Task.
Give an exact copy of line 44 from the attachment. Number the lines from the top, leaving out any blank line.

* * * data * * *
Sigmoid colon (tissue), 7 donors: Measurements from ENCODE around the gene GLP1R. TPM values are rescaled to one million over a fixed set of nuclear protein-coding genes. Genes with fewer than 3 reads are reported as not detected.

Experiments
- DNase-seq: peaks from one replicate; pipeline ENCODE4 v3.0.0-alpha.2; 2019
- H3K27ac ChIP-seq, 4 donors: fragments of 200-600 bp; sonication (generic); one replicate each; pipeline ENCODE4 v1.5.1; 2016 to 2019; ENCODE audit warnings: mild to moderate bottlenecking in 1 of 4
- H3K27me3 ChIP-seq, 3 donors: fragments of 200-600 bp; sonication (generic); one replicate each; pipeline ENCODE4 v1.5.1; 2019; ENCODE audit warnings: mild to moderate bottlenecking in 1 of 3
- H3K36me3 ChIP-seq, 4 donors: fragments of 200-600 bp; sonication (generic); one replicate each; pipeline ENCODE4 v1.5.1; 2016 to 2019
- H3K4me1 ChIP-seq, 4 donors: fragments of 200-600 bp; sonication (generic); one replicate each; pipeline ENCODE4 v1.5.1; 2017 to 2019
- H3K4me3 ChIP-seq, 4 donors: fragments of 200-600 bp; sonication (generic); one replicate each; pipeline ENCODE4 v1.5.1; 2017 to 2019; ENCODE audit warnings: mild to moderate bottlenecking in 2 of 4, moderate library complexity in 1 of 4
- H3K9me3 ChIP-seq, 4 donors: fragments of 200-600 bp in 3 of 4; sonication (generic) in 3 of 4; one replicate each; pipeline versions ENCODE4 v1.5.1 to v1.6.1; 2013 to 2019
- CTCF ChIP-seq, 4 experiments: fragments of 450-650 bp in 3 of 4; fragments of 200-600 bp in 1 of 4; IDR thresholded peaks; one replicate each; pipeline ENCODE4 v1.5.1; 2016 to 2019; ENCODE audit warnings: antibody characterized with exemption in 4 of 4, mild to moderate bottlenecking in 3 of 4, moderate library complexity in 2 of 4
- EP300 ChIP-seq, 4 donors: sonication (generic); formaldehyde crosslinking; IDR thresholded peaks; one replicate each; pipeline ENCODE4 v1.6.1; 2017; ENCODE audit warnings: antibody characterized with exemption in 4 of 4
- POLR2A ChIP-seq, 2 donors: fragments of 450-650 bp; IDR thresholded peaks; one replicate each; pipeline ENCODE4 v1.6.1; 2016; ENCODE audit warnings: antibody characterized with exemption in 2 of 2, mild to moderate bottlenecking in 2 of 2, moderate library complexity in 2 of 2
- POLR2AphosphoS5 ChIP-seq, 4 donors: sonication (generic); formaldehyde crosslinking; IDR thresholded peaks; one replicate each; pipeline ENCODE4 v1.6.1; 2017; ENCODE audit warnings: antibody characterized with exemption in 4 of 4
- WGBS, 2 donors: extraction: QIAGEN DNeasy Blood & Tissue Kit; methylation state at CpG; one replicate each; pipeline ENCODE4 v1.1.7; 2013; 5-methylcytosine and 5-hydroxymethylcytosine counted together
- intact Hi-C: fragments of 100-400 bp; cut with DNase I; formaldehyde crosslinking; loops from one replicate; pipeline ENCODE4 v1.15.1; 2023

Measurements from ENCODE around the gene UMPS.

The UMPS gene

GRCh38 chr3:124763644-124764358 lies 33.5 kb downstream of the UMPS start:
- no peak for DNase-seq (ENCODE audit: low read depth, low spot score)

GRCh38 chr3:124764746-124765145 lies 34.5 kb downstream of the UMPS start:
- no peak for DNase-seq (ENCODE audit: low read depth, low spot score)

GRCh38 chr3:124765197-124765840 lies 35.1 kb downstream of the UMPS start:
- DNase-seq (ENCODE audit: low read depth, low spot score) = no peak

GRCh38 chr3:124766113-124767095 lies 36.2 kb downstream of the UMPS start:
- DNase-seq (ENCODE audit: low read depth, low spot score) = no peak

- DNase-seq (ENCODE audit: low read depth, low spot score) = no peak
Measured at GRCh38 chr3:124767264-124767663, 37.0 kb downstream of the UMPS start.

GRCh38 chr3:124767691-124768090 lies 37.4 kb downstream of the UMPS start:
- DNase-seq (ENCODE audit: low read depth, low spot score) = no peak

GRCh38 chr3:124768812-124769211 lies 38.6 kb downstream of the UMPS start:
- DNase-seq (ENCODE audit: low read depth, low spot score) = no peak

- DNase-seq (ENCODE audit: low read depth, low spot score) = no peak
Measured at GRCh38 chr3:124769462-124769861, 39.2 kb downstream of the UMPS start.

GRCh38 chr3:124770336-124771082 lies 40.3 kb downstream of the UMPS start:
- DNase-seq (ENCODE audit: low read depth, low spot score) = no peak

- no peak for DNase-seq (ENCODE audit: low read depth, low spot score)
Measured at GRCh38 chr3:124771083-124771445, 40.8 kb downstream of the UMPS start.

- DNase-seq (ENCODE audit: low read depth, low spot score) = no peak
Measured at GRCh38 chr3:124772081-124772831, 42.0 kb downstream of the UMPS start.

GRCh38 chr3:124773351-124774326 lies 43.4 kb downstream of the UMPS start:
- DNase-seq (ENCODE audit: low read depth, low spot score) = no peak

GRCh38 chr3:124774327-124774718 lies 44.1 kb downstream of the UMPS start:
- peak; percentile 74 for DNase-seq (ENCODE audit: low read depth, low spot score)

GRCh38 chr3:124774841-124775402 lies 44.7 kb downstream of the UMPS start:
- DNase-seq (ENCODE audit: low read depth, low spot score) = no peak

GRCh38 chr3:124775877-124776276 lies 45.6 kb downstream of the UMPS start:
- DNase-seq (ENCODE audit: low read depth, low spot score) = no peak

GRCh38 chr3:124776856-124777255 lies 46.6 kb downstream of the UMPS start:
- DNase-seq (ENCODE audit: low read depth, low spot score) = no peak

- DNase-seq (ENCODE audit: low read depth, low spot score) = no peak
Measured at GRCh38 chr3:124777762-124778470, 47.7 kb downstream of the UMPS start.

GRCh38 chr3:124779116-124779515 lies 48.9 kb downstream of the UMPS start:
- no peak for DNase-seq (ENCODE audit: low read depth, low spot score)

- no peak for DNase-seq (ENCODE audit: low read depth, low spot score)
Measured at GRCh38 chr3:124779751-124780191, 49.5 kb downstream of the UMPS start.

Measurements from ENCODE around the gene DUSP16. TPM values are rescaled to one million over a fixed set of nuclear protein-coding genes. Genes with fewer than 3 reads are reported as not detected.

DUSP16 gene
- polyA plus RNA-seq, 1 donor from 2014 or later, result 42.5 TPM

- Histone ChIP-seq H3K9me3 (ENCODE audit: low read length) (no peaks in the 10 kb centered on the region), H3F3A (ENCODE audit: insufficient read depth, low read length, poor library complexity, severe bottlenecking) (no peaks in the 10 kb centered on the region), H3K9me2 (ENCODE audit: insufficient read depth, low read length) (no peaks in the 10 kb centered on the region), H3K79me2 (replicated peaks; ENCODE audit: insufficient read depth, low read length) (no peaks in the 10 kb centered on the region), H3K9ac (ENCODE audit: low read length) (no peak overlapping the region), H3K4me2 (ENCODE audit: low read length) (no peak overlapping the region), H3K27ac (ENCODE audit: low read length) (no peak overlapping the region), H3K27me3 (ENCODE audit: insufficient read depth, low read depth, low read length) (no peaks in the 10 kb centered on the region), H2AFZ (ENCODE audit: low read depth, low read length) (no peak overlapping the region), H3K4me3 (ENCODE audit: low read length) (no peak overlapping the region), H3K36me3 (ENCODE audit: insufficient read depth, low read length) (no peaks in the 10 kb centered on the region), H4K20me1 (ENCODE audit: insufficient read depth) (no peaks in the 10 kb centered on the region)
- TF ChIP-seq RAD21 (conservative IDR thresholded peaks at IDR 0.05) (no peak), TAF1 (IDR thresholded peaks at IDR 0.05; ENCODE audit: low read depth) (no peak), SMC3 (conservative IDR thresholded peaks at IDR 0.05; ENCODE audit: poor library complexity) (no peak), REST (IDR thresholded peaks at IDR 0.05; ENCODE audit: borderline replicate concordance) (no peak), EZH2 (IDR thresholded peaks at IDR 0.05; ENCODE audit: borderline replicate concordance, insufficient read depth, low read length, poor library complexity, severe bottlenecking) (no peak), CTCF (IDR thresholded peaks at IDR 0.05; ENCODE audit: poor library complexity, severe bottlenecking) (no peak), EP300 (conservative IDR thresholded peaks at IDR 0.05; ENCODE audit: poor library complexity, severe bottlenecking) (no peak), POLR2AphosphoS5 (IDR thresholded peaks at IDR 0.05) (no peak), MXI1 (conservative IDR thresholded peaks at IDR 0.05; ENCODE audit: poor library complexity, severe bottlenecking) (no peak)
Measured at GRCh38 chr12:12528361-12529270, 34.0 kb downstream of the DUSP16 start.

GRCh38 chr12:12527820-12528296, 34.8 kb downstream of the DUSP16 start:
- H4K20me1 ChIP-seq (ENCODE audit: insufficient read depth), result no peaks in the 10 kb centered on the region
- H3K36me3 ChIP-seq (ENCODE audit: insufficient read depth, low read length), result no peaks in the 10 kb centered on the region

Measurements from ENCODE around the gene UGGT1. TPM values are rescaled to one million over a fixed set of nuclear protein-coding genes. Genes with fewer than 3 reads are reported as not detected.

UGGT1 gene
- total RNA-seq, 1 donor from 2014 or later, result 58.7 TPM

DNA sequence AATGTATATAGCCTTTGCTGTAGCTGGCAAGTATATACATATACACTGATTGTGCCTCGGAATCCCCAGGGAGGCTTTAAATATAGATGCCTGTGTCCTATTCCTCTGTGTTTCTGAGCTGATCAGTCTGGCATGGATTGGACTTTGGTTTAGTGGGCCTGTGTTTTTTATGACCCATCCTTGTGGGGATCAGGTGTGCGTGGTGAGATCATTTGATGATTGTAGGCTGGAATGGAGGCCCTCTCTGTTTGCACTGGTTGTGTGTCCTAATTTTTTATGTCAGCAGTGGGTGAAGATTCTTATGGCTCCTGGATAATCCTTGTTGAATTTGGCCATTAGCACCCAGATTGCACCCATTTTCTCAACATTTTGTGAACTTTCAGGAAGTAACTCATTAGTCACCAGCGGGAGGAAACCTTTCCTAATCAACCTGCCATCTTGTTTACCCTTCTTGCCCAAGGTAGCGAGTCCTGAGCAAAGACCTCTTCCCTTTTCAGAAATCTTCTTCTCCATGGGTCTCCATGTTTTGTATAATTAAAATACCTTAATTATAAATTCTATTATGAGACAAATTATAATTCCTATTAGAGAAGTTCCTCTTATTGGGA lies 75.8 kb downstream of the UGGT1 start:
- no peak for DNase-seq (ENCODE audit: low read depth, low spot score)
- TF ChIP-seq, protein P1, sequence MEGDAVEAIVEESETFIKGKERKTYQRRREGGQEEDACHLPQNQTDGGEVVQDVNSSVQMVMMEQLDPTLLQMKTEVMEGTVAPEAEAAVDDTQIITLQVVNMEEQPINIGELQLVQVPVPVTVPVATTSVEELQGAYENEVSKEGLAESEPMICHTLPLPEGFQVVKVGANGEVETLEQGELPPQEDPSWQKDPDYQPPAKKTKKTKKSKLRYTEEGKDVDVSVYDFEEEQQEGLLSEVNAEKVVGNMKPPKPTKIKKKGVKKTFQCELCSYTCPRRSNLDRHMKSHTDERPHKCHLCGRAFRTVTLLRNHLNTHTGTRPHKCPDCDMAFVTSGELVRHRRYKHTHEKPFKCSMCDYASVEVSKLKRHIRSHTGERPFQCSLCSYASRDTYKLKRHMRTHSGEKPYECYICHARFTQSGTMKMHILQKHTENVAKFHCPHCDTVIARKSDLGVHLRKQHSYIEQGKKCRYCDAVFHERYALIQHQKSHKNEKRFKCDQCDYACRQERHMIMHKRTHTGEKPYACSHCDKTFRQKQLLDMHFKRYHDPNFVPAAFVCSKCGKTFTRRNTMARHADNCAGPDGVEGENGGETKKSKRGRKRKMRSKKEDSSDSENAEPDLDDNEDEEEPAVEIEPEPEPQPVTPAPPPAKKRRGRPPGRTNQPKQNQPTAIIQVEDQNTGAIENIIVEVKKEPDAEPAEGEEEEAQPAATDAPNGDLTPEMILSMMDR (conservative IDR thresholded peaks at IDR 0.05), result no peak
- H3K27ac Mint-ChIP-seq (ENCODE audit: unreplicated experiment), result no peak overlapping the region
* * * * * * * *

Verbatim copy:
GRCh38 chr3:124774841-124775402 lies 44.7 kb downstream of the UMPS start: